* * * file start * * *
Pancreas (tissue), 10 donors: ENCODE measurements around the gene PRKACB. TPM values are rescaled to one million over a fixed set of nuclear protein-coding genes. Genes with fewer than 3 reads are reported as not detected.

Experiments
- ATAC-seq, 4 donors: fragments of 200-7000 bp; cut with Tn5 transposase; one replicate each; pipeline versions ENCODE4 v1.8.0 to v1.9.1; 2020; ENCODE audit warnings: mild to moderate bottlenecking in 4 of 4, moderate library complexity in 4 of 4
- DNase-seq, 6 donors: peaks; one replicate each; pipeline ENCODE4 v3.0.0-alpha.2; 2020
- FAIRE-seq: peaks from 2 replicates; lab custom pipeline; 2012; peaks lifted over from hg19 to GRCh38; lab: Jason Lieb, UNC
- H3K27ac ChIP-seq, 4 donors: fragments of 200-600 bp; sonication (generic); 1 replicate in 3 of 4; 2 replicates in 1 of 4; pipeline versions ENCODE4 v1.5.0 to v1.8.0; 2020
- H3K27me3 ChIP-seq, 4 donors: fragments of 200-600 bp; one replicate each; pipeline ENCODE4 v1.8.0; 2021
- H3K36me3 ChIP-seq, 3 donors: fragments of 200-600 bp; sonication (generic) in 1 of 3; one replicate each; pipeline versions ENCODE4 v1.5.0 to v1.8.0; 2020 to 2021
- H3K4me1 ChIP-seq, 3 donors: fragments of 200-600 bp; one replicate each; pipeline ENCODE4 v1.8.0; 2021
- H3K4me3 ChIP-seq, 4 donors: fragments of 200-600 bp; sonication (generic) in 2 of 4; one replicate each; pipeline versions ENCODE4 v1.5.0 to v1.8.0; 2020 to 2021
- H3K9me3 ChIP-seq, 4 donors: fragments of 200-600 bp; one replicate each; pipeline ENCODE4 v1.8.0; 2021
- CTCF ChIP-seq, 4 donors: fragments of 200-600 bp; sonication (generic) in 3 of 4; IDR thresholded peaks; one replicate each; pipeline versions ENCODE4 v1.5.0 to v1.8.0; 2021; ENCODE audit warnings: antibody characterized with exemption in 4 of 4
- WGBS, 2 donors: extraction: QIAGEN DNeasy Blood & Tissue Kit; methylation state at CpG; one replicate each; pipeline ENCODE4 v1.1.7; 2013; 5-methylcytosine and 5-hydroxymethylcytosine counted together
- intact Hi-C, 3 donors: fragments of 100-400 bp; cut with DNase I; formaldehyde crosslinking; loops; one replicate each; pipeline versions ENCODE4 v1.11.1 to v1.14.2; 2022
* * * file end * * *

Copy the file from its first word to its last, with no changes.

Pancreas (tissue), 10 donors: ENCODE measurements around the gene PRKACB. TPM values are rescaled to one million over a fixed set of nuclear protein-coding genes. Genes with fewer than 3 reads are reported as not detected.

Experiments
- ATAC-seq, 4 donors: fragments of 200-7000 bp; cut with Tn5 transposase; one replicate each; pipeline versions ENCODE4 v1.8.0 to v1.9.1; 2020; ENCODE audit warnings: mild to moderate bottlenecking in 4 of 4, moderate library complexity in 4 of 4
- DNase-seq, 6 donors: peaks; one replicate each; pipeline ENCODE4 v3.0.0-alpha.2; 2020
- FAIRE-seq: peaks from 2 replicates; lab custom pipeline; 2012; peaks lifted over from hg19 to GRCh38; lab: Jason Lieb, UNC
- H3K27ac ChIP-seq, 4 donors: fragments of 200-600 bp; sonication (generic); 1 replicate in 3 of 4; 2 replicates in 1 of 4; pipeline versions ENCODE4 v1.5.0 to v1.8.0; 2020
- H3K27me3 ChIP-seq, 4 donors: fragments of 200-600 bp; one replicate each; pipeline ENCODE4 v1.8.0; 2021
- H3K36me3 ChIP-seq, 3 donors: fragments of 200-600 bp; sonication (generic) in 1 of 3; one replicate each; pipeline versions ENCODE4 v1.5.0 to v1.8.0; 2020 to 2021
- H3K4me1 ChIP-seq, 3 donors: fragments of 200-600 bp; one replicate each; pipeline ENCODE4 v1.8.0; 2021
- H3K4me3 ChIP-seq, 4 donors: fragments of 200-600 bp; sonication (generic) in 2 of 4; one replicate each; pipeline versions ENCODE4 v1.5.0 to v1.8.0; 2020 to 2021
- H3K9me3 ChIP-seq, 4 donors: fragments of 200-600 bp; one replicate each; pipeline ENCODE4 v1.8.0; 2021
- CTCF ChIP-seq, 4 donors: fragments of 200-600 bp; sonication (generic) in 3 of 4; IDR thresholded peaks; one replicate each; pipeline versions ENCODE4 v1.5.0 to v1.8.0; 2021; ENCODE audit warnings: antibody characterized with exemption in 4 of 4
- WGBS, 2 donors: extraction: QIAGEN DNeasy Blood & Tissue Kit; methylation state at CpG; one replicate each; pipeline ENCODE4 v1.1.7; 2013; 5-methylcytosine and 5-hydroxymethylcytosine counted together
- intact Hi-C, 3 donors: fragments of 100-400 bp; cut with DNase I; formaldehyde crosslinking; loops; one replicate each; pipeline versions ENCODE4 v1.11.1 to v1.14.2; 2022